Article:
K’o-ssu – also written kesi – or Chinese silk tapestry, is a complex traditional Chinese weaving technique which had its heyday during the Tang (618-907) and Song (960-1279) dynasties. Today there are less than 100 people working across China in this area. Frequently used to make clothes for imperial families and to reproduce famous Chinese paintings, nowadays this little known craft faces extinction due to lack of demand. However, there are signs of renewed interest, and to learn more about this precious technique, Nicely Made in China travelled to “textile town”, Nantong in Jiangsu province, to visit a young K’o-ssu maker, Mr. Wang Haoran.
Mr Wang could you please describe the technique of K’o-ssu and tell us how it was used in ancient China?
Unlike other weaving methods in which the vertical (warp) and horizontal (weft) threads extend back and forth completely across the loom, K’o-ssu is done on a simple plain-weave loom using a technique in which the warp threads fully extend but the weft threads do not. In other words, the warp threads go through the fabric while the weft threads interweave to produce colors and patterns. When a finished piece is viewed against the light it seems like it has been carved with a knife, just like its Chinese name indicates. K’o-ssu was considered a luxury in ancient China. During the Song Dynasty, it would take a woman a year to weave a K’o-ssu wedding dress for herself. The fabric was also used to make prayer flags for religious ceremonies, front covers for Buddhist manuscripts and emperors’ scrolls. It was later applied to home textiles and clothes.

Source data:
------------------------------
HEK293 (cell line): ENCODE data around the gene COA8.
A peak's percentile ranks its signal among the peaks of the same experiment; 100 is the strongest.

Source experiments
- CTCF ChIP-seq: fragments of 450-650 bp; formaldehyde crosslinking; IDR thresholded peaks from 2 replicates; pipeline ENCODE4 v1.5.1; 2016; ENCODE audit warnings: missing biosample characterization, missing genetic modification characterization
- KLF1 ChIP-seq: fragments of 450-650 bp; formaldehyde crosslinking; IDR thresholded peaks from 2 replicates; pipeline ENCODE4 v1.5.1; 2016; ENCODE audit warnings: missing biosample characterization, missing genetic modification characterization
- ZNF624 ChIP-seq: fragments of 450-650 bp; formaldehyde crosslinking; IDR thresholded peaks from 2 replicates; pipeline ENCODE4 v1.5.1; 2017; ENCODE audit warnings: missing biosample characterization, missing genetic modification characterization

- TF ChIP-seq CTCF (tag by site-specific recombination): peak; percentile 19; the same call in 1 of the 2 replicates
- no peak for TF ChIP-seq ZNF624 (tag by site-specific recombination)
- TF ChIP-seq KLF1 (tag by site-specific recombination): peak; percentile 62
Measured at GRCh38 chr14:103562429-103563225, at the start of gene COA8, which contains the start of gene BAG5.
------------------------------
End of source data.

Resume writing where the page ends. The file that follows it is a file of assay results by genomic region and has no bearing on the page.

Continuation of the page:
How did you get involved in the K’o-ssu business?
I was born into a K’o-ssu family. My grandfather Mr Wang Yuxiang was a K’o-ssu master. But during the 70′s, 80s and early 90s, the domestic market was not developed. The family business concentrated on subcontracting, making kimono waistband (obi) and cassocks for Japanese partners. In 2007, my grandpa established Xuanhe K’o-ssu Crafts Research Institute and started to use Xuanhe as a brand name for K’o-ssu products. Influenced by this family tradition, I developed an interest in K’o-ssu. I started my own research on the topic when I was at college, but only found limited resources in the libraries. The best books were from Hong Kong and Taiwan as nothing was published in China about K’o-ssu until 2009. I joined the family business immediately after graduation, and last year I established my own workshop.